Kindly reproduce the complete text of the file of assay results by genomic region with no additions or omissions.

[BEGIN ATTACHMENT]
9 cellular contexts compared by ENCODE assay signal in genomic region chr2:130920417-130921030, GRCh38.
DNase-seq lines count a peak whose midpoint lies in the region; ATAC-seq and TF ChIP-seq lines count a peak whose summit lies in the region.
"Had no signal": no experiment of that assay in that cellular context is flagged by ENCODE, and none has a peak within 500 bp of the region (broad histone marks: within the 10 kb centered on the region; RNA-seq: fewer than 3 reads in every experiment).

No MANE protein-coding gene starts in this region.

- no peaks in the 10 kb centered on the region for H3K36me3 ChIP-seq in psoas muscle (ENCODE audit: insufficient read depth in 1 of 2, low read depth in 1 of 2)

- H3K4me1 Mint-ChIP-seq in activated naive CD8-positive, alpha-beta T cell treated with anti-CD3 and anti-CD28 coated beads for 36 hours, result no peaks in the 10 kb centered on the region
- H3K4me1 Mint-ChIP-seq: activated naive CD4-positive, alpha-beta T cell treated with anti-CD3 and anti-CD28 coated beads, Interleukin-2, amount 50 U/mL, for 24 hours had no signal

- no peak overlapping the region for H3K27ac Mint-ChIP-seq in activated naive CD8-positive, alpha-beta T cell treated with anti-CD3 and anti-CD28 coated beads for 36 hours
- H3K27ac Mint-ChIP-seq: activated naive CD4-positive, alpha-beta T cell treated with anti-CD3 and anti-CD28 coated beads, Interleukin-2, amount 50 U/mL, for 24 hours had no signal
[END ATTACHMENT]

9 cellular contexts compared by ENCODE assay signal in genomic region chr2:130920417-130921030, GRCh38.
DNase-seq lines count a peak whose midpoint lies in the region; ATAC-seq and TF ChIP-seq lines count a peak whose summit lies in the region.
"Had no signal": no experiment of that assay in that cellular context is flagged by ENCODE, and none has a peak within 500 bp of the region (broad histone marks: within the 10 kb centered on the region; RNA-seq: fewer than 3 reads in every experiment).

No MANE protein-coding gene starts in this region.

- no peaks in the 10 kb centered on the region for H3K36me3 ChIP-seq in psoas muscle (ENCODE audit: insufficient read depth in 1 of 2, low read depth in 1 of 2)

- H3K4me1 Mint-ChIP-seq in activated naive CD8-positive, alpha-beta T cell treated with anti-CD3 and anti-CD28 coated beads for 36 hours, result no peaks in the 10 kb centered on the region
- H3K4me1 Mint-ChIP-seq: activated naive CD4-positive, alpha-beta T cell treated with anti-CD3 and anti-CD28 coated beads, Interleukin-2, amount 50 U/mL, for 24 hours had no signal

- no peak overlapping the region for H3K27ac Mint-ChIP-seq in activated naive CD8-positive, alpha-beta T cell treated with anti-CD3 and anti-CD28 coated beads for 36 hours
- H3K27ac Mint-ChIP-seq: activated naive CD4-positive, alpha-beta T cell treated with anti-CD3 and anti-CD28 coated beads, Interleukin-2, amount 50 U/mL, for 24 hours had no signal